Plan to improve transport in Fenland takes step forward
Hannah Brown, local democracy reporter
- Credit: Harry Rutter
Access to transport in the Fenland area of Cambridgeshire is worse now than it was around 15 years ago, a report has said.
Cambridgeshire County Council is developing a strategy to improve transport in the Fenland district, but has said there are “significant” challenges to overcome.
The draft transport strategy was presented to councillors at a Highways and Transport meeting yesterday (Tuesday, March 8).
The report states that accessibility in Fenland is more challenging now than it was in 2004 to 2006, with fewer bus services, medical services being centralised and the availability of education courses.
It said: “There are many challenges that affect Fenland, some of which are quite unique to the area, but together they pose a significant barrier to ease of access to key services for residents and workers in the area.
“All these challenges are either impacted by transport or have an impact on transport provision.
“These challenges are particularly acute in Fenland where there is a transport infrastructure deficit.”
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The report listed the main issues relating to transport that had been identified in the Fenland district, which are:
- Rural district with sparsely scattered population.
- High levels of out commuting and use of private car.
- Poor sustainable transport options and connectivity with transport hubs.
- Areas of significant deprivation – including poor health and low life expectancy – and low education/work attainment.
- Poor walking and cycling infrastructure and low uptake as mode of travel.
- Congestion hotspots, rural roads, and safety issues.
- High volumes of farm and HGV traffic.
- Significant population growth and ageing demographic.
The aim for the strategy will be to address the transport issues in the district and provide a framework and action plan of transport schemes for the area.
Setting out the vision for the strategy, the report said: “To prioritise and develop a connected and inclusive transport network in Fenland. A network that will enable more people to access employment, education, healthcare and everyday services by a range of transport modes.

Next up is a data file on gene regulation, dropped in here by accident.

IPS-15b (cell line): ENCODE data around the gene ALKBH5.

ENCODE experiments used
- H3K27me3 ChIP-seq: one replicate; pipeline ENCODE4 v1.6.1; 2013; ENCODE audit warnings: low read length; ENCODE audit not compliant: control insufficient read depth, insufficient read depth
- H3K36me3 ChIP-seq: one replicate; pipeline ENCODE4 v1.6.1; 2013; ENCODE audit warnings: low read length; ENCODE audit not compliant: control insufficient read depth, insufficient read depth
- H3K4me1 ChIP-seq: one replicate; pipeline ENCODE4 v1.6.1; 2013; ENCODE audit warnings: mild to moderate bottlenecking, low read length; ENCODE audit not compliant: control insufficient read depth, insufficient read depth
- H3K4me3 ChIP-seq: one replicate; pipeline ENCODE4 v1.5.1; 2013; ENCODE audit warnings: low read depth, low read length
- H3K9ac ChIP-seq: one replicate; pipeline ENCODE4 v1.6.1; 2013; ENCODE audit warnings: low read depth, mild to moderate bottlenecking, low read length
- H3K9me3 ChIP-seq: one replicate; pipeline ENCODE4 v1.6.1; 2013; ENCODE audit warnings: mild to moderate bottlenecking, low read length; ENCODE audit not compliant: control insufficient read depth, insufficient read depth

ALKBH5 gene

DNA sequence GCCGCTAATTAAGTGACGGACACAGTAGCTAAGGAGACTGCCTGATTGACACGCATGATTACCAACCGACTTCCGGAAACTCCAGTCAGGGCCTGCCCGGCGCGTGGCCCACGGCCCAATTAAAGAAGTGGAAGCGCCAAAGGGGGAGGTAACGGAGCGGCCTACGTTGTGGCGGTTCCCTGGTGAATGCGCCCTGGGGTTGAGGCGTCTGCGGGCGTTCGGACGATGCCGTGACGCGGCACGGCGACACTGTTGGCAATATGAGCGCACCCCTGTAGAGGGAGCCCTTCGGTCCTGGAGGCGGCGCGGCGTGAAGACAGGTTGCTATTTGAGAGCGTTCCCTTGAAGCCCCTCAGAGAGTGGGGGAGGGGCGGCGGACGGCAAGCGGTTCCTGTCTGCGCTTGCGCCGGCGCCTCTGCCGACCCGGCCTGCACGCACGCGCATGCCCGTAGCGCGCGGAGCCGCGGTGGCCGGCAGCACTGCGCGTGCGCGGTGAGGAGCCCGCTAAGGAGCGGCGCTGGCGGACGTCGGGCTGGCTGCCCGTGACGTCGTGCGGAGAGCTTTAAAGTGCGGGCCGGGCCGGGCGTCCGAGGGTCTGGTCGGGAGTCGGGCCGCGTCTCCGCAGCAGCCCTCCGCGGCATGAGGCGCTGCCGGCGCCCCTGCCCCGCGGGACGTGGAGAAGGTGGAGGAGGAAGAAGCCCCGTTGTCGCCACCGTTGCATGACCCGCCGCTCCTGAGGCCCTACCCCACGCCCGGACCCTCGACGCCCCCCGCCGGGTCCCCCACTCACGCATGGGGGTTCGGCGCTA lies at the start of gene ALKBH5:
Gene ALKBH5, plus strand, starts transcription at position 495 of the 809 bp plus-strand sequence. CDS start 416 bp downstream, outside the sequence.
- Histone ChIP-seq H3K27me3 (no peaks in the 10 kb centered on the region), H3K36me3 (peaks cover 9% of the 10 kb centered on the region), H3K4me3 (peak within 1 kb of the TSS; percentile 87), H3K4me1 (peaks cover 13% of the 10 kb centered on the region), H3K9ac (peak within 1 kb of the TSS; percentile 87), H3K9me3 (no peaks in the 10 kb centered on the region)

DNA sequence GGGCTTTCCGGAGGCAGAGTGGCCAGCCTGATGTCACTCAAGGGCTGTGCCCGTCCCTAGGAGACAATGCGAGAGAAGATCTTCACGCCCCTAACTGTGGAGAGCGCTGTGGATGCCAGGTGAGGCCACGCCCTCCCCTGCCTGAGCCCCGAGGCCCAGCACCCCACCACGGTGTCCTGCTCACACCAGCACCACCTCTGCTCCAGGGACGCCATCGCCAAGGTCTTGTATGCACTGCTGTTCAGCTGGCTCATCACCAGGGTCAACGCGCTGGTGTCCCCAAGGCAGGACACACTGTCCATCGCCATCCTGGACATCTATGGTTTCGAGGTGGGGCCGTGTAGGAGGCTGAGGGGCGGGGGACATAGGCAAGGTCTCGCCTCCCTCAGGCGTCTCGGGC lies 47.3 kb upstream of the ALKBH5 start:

“There is a key focus on active or sustainable travel to improve opportunities, the health and wellbeing of Fenland residents and the environment they live in, now and for future generations.”
Four main draft objectives have been approved as part of the plans on what it is hoped will be achieved.
These are to enable residents to live fit and healthy lifestyles, as they are able, by developing and promoting a connected, safe and viable active travel network and improving wellbeing.
To support the needs of the local economy by developing better connectivity to places of education, retail, employment and healthcare.
To reduce the impact of rural isolation on the day-to-day life and future prospects of Fenland residents by developing better access solutions to key services and facilities.
Also to meet the challenge of climate change and enhance the natural environment by encouraging people to travel more sustainably.
Councillor Simon King, councillor for Roman Bank and Peckover in the Fenland district, said the report did not tell him anything ‘he did not already know’, but welcomed that this had now been ‘backed up with ‘facts and figures’.
He also said he noted in the report the impact in Fenland of community transport. Cllr King said he felt that in light of the “failed attempts” to introduce a viable bus service in the district, and the decrease in number of people travelling on public transport following the pandemic, that this ‘underlined’ the importance of supporting community transport.
The transport strategy is still being developed. The county council plans to discuss the plans with stakeholders this summer, and a public consultation on the strategy is due to take place in Autumn to Winter time this year.
The strategy is aimed to be adopted next year.